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What you need to know for 01/21/2017

Adelphi plans envision 5-star hotel

Adelphi plans envision 5-star hotel

A proposed overhaul to the Adelphi Hotel would create a fine dining restaurant and a glass-walled co
Adelphi plans envision 5-star hotel
Artist’s rendering of proposed renovations of the Adelphi Hotel in Saratoga Springs.

A proposed overhaul to the Adelphi Hotel would create a fine dining restaurant and a glass-walled conservatory in the courtyard and would transform the small guest rooms into suites.

Plans for the Adelphi at 365 Broadway also would bring the bar closer to the front of the building and allow for sidewalk seating in an effort to make the bar more visible and inviting.

“It’s been kind of shut off and more secluded than what we want,” said Guilderland-based architect Dominick Ranieri, who designed the project.

In addition to accommodating out-of-town guests in the rooms upstairs in the summers, the Adelphi has been a popular spot for local residents who stop for a drink or dessert.

This summer, though, the Adelphi is closed, having shut its doors last fall in anticipation of the renovations. The hotel sold much of its surplus furniture and equipment in a January public sale; would-be buyers formed lines down the block waiting to get in.

Awaiting approval

Now, the city Design Review Commission is considering renovation plans submitted by the owners, a group of investors led by Toby Milde. Historic review from the DRC is the only approval they need to move forward, said Bradley Birge, the city’s planning and economic development administrator.

“Their intent is to establish this as a five-star hotel in Saratoga,” Birge said.

Depending on the city approval, exterior work might begin by early fall and the hotel could be open next summer, and owners aim to keep it open year round, Ranieri said.

In the front of the building, the facade will look the same except for a few tweaks, including a glass-topped canopy at the entrance and updates to the storefront that used to be home to a spa.

“We’re actually renovating it back to something more historic,” Ranieri said. “Our goal is to make it a pretty place.”

A 1,100-square-foot conservatory with glass walls and a glass roof would replace a greenhouse in the courtyard and easily accommodate 50 to 60 people for dining all year round, with a stone floor equipped with radiant heat for the winter.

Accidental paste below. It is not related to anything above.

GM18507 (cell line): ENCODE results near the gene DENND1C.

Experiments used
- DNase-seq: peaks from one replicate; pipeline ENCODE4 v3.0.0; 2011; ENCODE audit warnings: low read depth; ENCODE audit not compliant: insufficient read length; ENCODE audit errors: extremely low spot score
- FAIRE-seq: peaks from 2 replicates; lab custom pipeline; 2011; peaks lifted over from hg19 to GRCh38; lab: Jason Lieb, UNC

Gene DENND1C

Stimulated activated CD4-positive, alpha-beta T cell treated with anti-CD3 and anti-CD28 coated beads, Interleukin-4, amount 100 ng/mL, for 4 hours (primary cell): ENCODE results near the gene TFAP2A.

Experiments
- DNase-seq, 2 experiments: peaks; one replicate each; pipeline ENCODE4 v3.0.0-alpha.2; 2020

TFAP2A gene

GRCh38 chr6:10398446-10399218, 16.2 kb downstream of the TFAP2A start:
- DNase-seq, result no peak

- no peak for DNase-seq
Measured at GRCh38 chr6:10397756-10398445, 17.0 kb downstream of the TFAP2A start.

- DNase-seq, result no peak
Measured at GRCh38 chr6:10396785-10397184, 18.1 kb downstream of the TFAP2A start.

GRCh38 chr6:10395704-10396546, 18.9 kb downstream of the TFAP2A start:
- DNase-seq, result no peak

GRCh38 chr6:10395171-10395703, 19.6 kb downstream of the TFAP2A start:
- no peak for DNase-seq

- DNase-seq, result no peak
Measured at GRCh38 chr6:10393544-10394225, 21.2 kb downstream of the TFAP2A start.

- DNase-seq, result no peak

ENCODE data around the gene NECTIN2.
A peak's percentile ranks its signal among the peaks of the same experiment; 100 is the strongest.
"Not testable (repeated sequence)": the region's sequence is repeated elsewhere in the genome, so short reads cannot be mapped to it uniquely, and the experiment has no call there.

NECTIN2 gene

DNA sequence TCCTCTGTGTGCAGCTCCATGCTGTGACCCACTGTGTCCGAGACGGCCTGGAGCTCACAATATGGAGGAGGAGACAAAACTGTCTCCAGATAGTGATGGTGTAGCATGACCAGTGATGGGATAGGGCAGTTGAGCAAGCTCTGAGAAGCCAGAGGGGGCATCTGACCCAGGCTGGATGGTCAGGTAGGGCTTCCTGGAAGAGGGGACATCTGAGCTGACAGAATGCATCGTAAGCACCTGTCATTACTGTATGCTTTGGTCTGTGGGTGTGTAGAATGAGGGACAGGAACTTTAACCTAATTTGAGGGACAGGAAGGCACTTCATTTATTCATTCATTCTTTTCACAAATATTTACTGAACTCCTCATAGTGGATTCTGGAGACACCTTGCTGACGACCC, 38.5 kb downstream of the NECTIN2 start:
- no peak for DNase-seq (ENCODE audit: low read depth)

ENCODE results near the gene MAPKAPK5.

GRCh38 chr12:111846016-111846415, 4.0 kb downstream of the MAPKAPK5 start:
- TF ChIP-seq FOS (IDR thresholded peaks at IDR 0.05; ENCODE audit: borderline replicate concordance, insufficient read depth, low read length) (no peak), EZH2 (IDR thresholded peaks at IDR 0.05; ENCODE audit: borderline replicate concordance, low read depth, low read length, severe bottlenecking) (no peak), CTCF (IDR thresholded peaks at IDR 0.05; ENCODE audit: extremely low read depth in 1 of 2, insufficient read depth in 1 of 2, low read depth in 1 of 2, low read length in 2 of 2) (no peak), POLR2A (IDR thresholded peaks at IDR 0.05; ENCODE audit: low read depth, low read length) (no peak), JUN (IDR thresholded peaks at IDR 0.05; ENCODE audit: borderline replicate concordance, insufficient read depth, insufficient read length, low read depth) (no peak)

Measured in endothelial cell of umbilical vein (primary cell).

The new dining room in the current ballroom on the first floor would be open for fine dining.

Also, the hotel’s guest rooms would be enlarged.

Built in 1877

The Adelphi was built in 1877 as an 80-room hotel, and a renovation in the 1980s reduced the number of rooms to 44, Ranieri said.

When it reopens, the Adelphi will have 32 suites, each with a large bathroom, sitting area and bedroom.

“All of it will be beautifully trimmed and finished in the Victorian period,” he said.

The furniture will be a combination of refinished original pieces from the hotel, custom items and modern pieces.

“You’ll know you’re in a grand Victorian hotel, but you’ll also know you’re in 2014,” Ranieri said.

A new glass and steel staircase and elevator at the back of the building will allow for easier access to the upper floors, especially for people with disabilities. The grand staircase also will be redone, Ranieri said.

The entire building will be fully compliant for people with disabilities; even the rear courtyard will be elevated for easier access. Only the lobby is currently fully accessible, he said.

Other changes include front windows that will block street noise, a balcony reconstruction to fix damage, a spa in the basement that would be open to the public and a guest fitness room. The aim is to keep the outdoor pool and build a new arbor, Ranieri said.

Guests will notice a temperature difference as well.

Plans call for an energy-efficient heating, ventilation and air conditioning system that senses when no one is in the room and turns itself down, Ranieri said. The system also would close window shades automatically.

Previously, the hotel had wall units for heating and air conditioning in each room, but old, drafty windows allowed a lot of air loss, he said.

“They’re not tight in the frame; there’s no weatherstripping.”

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